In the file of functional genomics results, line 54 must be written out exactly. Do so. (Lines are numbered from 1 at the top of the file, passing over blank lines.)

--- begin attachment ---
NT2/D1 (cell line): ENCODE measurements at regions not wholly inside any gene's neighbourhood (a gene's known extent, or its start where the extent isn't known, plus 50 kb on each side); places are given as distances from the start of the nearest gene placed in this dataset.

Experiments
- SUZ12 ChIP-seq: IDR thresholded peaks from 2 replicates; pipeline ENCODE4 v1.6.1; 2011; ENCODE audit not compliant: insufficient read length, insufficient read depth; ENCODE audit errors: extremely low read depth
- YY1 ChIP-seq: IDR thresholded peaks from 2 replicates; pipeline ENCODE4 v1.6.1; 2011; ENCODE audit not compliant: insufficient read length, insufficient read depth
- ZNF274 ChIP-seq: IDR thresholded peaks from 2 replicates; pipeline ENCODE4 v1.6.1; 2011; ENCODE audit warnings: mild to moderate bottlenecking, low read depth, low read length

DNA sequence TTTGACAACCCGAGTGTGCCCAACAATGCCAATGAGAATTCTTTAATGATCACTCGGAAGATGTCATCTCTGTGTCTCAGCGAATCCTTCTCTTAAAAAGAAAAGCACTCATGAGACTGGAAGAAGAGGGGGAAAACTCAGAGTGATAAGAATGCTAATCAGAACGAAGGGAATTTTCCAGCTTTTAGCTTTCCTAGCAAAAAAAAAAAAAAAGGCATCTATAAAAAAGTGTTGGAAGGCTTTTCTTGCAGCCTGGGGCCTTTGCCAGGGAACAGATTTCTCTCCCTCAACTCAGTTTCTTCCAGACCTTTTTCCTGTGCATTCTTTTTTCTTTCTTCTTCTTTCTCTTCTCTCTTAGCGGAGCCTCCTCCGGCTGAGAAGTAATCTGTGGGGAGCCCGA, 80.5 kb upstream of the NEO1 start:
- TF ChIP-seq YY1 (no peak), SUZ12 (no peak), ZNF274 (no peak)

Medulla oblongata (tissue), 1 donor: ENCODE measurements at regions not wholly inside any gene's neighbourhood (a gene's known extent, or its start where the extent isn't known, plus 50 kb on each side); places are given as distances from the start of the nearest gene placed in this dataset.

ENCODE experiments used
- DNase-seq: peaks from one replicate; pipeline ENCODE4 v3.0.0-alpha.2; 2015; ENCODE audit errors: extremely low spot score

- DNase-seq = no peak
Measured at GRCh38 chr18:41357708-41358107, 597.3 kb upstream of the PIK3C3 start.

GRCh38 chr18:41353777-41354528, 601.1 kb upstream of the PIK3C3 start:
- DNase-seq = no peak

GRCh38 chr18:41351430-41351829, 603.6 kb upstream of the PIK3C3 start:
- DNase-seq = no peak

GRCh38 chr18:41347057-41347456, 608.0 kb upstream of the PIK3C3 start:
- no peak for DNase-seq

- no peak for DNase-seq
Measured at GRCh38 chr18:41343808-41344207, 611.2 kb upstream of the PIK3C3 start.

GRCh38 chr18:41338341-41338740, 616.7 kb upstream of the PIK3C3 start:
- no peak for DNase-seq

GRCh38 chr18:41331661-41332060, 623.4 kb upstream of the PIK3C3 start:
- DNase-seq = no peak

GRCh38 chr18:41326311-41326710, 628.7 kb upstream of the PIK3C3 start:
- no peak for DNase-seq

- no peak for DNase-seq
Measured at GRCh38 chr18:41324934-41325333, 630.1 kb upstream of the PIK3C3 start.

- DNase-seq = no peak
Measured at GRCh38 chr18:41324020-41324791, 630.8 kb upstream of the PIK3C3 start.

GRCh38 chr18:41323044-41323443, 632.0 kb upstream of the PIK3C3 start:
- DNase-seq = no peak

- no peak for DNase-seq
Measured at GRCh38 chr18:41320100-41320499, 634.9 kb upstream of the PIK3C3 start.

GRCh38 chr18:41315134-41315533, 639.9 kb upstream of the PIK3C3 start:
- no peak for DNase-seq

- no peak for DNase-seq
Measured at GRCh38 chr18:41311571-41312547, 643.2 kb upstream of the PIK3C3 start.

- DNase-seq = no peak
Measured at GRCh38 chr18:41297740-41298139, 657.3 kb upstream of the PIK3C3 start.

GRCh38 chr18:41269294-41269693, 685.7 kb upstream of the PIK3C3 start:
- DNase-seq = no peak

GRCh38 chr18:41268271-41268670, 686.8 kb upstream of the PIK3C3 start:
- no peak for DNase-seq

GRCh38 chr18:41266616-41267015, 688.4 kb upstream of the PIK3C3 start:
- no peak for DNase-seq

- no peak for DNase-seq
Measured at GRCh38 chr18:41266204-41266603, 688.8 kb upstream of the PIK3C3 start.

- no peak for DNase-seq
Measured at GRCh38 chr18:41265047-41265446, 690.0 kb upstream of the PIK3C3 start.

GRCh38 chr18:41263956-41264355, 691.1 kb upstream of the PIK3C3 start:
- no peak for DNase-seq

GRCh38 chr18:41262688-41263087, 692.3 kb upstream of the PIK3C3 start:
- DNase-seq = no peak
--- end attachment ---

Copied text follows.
- DNase-seq = no peak